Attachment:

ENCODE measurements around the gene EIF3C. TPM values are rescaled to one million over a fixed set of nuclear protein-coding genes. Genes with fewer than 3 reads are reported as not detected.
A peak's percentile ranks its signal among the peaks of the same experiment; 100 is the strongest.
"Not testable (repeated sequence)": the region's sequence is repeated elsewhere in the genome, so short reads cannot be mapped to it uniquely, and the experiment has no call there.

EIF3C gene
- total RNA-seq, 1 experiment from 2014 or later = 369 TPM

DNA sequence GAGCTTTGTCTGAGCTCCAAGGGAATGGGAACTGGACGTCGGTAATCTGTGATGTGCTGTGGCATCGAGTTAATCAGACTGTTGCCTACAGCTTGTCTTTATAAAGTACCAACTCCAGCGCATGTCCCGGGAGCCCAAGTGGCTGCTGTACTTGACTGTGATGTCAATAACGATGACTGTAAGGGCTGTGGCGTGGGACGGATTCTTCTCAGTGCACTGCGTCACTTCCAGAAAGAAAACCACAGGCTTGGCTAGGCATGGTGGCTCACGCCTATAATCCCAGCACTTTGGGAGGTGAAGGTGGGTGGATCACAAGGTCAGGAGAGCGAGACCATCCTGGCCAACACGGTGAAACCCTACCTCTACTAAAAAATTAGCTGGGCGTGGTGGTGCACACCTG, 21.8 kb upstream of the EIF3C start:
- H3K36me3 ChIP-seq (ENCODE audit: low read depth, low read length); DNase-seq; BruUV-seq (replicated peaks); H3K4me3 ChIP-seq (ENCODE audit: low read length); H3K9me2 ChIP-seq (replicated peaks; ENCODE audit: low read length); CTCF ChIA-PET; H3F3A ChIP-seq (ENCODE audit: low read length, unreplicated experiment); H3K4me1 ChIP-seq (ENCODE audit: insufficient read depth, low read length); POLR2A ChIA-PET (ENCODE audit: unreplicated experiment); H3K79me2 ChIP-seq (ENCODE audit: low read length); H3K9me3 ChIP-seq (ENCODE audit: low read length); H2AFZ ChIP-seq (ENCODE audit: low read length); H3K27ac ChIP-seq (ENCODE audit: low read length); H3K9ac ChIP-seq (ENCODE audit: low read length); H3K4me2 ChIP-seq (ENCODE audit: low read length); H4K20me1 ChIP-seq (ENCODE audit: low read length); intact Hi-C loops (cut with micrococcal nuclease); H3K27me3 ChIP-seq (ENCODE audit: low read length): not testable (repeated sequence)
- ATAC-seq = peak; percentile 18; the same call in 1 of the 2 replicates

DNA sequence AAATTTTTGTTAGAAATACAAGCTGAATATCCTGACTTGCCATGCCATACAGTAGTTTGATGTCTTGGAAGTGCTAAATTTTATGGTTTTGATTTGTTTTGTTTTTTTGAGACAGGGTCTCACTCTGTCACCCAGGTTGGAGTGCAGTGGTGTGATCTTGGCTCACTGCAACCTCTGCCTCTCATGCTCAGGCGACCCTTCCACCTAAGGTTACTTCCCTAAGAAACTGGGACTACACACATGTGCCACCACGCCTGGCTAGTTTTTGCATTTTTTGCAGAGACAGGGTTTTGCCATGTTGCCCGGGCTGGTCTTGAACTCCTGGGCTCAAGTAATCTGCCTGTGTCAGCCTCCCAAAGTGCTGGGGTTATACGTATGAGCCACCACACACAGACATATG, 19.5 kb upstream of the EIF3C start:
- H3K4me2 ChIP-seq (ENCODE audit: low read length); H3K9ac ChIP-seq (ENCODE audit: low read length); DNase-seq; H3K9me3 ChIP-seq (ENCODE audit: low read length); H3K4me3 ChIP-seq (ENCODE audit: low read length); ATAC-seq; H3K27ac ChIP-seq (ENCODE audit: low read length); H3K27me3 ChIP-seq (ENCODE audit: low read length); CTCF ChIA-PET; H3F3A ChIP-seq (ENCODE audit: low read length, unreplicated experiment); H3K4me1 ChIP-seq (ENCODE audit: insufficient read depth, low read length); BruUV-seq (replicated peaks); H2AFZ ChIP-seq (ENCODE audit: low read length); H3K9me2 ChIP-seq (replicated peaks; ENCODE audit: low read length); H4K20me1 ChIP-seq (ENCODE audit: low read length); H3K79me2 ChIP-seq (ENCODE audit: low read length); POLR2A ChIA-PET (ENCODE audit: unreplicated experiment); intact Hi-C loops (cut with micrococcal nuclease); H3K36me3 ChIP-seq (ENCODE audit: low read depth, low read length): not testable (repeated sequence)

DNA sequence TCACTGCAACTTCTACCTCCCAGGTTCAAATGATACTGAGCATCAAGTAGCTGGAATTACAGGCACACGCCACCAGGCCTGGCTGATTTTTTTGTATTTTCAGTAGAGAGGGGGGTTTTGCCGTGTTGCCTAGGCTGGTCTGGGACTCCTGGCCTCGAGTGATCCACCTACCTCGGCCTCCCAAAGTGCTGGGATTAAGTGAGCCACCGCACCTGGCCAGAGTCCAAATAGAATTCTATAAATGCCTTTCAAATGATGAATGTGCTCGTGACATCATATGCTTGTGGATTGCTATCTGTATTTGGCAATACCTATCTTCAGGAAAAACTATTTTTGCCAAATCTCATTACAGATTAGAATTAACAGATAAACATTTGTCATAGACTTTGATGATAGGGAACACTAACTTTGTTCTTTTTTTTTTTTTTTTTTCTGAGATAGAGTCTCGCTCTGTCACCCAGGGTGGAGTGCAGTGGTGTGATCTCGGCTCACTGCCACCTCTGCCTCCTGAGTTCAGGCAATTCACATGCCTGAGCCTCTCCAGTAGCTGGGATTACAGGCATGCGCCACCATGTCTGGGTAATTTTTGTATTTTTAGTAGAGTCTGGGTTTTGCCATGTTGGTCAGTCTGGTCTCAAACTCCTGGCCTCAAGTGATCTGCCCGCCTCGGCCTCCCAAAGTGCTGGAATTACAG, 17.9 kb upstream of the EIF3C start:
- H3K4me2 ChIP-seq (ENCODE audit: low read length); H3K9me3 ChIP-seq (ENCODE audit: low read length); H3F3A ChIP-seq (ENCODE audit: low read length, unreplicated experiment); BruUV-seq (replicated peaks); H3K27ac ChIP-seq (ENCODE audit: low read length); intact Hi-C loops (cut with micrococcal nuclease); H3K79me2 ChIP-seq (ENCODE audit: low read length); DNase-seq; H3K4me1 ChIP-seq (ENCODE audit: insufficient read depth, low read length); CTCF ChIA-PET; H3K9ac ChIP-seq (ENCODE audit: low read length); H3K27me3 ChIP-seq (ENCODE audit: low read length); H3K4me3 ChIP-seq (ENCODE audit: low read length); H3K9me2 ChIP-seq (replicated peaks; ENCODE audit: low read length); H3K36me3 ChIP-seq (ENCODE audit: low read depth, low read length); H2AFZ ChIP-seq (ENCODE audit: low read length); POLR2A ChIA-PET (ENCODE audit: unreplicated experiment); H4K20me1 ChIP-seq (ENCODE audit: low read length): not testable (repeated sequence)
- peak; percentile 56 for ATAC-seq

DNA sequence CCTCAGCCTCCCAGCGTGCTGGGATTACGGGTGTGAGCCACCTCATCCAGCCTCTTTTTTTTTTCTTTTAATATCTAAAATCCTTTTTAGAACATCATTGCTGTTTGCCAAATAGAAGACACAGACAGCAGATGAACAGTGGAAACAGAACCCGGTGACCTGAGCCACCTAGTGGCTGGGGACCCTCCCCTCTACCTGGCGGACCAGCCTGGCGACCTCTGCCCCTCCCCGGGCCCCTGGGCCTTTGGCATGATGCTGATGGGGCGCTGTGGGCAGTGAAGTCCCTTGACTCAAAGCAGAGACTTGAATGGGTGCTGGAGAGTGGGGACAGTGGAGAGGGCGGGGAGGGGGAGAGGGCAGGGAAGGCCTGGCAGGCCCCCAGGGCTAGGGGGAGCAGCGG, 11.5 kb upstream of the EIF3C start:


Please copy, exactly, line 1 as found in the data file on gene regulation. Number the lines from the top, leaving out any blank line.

ENCODE measurements around the gene EIF3C. TPM values are rescaled to one million over a fixed set of nuclear protein-coding genes. Genes with fewer than 3 reads are reported as not detected.